This has been a week. No. Really. It has been a WEEK.
I move into the weekend tired and beat down. Yet, I’m motivated and a little renewed as well. For as hard as this week was, some lessons came from it.
Sometimes you just have to let the shit hit the fan…even if it means you ain’t gonna smell so good.
My boss came down on our team this week. Hard. We had our asses handed to us. And it was deserved. I knew it was coming. I could see it coming for a couple of months. The problem is that there was nothing I could do about it.
No amount of coaching, requesting, or cajoling could help. I tried all of that. I stopped just short of bribery – because managing shouldn’t be about having to bribe your team.
So, I let it happen. I guess it was the only way to get my point across. The only way to make an attempt to fix things. And, yes, I allowed myself to slack off as well. I tried to turn it around on my own, but there is only so much a person can do before feeling completely tired of even trying.
I had to let myself get burned so that I could rise from the ashes and, hopefully, get the response and respect I deserve. Finally, all of the coaching and requesting and cajoling made sense to them. “Carleen was right. We should have listened.”
Every one of my requests was answered this week. Quickly. Efficiently. With questions of clarification if needed. I felt like I could, once again, lead by example and get my act together once more.
Someone who isn’t so damned close to the trees can see the forest.
Our new director started this week. Years of experience in the RPO industry, but new to our company. Incredibly smart. Ridiculously insightful. But knows that she’s the new kid on the block and respects the expertise of the people she’s being asked to lead.
And she does lead…not in an “I’m in charge now” way.
Instead, she tells us, “Hey, I’m here to support you. If I can take some of these tasks off your plate, then that’s what I’m going to do. Talk to me. What do you need?”
This is a good start. It’s rejuvenating. I hope it lasts.
Our VP just got loaded down with responsibilities. It was to be expected – she’s good at what she does. She’s a good manager. She’s a great coach. She’s a friend. Her sales skills are off the charts – she’s really helped to bring business to the company. She, too, respects the expertise of her team.
But she just got too busy. She couldn’t be as involved with us on the day to day. We had to be too self-reliant.
It was killing her. She so wanted to be in the mix, knowing every bit of what was going on. But she just couldn’t because she was being pulled in so many other directions. So, we got a director. Someone who could help our VP and be that extra layer of support. That person who could be in the mix and involved with us in the day to day.
So, we’re already seeing change. Already, there are new policies in place; new SOPs to follow; new ears that can listen to us; new synapses that will spark and fire when we need innovative, customer-focused, streamlined ideas.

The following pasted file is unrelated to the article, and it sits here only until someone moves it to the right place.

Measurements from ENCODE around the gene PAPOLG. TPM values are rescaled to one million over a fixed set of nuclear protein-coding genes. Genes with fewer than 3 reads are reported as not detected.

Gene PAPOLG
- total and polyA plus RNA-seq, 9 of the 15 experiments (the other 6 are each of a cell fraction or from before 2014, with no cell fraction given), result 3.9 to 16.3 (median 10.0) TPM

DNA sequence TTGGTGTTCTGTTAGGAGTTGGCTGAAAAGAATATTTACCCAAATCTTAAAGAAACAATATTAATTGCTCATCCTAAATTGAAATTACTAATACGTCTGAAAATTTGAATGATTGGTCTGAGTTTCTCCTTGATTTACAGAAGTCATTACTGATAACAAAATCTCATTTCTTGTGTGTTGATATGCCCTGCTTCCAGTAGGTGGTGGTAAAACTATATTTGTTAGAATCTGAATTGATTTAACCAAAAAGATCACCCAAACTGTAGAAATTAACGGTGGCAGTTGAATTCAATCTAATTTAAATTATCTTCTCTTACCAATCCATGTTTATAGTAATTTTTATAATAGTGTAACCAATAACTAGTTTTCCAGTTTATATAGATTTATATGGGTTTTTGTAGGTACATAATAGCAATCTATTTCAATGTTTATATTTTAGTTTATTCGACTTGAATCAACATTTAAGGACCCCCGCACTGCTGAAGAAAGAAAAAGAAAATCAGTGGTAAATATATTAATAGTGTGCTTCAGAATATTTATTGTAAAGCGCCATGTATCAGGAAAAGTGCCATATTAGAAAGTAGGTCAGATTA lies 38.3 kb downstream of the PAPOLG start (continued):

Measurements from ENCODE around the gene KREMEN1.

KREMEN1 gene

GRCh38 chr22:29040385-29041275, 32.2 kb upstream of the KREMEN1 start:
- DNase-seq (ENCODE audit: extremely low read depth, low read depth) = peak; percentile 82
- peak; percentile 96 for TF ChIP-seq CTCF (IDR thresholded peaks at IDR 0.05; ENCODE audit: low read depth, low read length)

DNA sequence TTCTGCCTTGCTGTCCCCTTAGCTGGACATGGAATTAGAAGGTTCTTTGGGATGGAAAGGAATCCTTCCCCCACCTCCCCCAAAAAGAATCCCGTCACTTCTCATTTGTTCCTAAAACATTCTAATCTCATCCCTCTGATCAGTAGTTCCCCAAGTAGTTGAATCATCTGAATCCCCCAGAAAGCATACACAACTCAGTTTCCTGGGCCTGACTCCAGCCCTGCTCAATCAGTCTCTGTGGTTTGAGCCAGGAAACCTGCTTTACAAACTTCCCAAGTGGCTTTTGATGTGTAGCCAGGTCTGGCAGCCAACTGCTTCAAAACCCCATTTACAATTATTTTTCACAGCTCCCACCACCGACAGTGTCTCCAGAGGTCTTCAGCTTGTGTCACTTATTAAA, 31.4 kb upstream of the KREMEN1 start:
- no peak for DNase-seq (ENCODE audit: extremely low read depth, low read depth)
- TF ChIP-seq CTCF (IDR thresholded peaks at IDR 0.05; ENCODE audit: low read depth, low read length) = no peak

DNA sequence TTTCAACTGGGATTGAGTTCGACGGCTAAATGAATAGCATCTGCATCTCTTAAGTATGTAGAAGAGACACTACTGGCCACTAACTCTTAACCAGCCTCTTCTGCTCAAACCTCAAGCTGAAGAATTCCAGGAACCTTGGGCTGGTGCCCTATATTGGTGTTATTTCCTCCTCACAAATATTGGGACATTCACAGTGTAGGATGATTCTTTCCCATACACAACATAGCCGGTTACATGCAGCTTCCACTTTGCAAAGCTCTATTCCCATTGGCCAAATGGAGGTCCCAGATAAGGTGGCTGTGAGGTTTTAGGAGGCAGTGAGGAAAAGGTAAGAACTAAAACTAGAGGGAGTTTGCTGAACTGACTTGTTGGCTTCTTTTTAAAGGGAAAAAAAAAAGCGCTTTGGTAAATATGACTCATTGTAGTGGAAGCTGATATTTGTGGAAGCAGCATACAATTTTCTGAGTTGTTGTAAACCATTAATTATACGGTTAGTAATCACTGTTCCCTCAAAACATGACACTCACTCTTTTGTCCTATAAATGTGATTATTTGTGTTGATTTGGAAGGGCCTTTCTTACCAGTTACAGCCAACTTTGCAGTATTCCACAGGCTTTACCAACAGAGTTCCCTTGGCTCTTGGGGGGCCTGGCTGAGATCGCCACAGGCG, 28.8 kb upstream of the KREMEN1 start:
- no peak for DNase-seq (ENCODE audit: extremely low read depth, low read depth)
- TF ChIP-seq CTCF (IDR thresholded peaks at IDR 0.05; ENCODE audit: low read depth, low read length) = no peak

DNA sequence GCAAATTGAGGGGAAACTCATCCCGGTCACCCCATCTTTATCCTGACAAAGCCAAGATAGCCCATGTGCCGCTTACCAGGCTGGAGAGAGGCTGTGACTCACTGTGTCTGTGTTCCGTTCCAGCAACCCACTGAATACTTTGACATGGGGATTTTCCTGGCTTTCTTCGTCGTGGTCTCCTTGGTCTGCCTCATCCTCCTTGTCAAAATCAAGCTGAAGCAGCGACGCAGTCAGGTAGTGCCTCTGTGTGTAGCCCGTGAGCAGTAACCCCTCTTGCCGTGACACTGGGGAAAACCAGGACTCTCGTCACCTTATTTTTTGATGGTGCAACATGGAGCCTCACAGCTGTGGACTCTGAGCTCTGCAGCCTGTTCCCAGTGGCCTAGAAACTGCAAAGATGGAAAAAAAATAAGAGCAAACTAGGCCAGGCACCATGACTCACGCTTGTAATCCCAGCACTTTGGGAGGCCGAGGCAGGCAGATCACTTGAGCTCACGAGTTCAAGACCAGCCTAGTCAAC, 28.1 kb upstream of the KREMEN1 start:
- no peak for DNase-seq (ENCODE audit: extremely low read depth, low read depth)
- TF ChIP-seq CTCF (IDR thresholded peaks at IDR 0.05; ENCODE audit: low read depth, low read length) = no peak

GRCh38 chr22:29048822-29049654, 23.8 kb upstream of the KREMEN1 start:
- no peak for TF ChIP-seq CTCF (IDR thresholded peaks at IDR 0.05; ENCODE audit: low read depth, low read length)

Because, sometimes, we’re just too damned close to the trees.
It just takes one person’s insensitive proclamation of wicked asshattery to show you how many wonderful, caring people are in your life.
I had someone tell me this week that I am not the same person because I’ve been in a “grief coma” for a number of months. “What’s up with that?”
What’s up with that?
My first reaction was to lash out. To say to this person, “Imagine, just for a moment, that the personification of everything good in your life was ripped away from you and you were left – essentially – alone in the world. Imagine, just for a moment, that you had to learn how to be without this person – because without her, you simply had no definition of self. Imagine, just for a moment, that every single thing in this world reminds you of this person – this person who you had to watch leave you; who you had to tell through your tears that it was okay to leave you. Even though it wasn’t. Now, tell me ‘what’s up with that?'”
But I didn’t let that reaction out. If I had, I probably would have been fired. Best case scenario is that I would no longer be considered a formidable, respected employee.
Instead, I cried. And I said, “Well, I didn’t think I was until you told me I was.” And I cried some more. At work.
I don’t cry at work.
I cry in the privacy of my own house. Or I cry with friends – as I did with so many lovely people at the GCLS conference – who cry with me. Who share in that grief. Who know they will not fully understand the depth of my grief, but who can empathize. Who have felt loss and know that the grieving doesn’t stop when the funeral is over. Who understand that I still have “I can’t wait to tell Mom” moments – just to realize that I can’t tell Mom. Who don’t judge my tears and consider me weak or flawed or different because of them.
And so, because I can’t share that experience with Mom, I share it with friends – yes, on Facebook. (For all of Facebook’s faults – and there are many – I would go stark-raving mad without it. It’s all I have to keep me connected.) It’s on Facebook that I find the people who have my back. Who are there for me.
Some I’ve known for years and years, some are new friends, some I’ve never met.
These are the people who lifted me. These are the people who told me “of course you were changed” and who praised my restraint and were ready to react for me. These are the people who matter.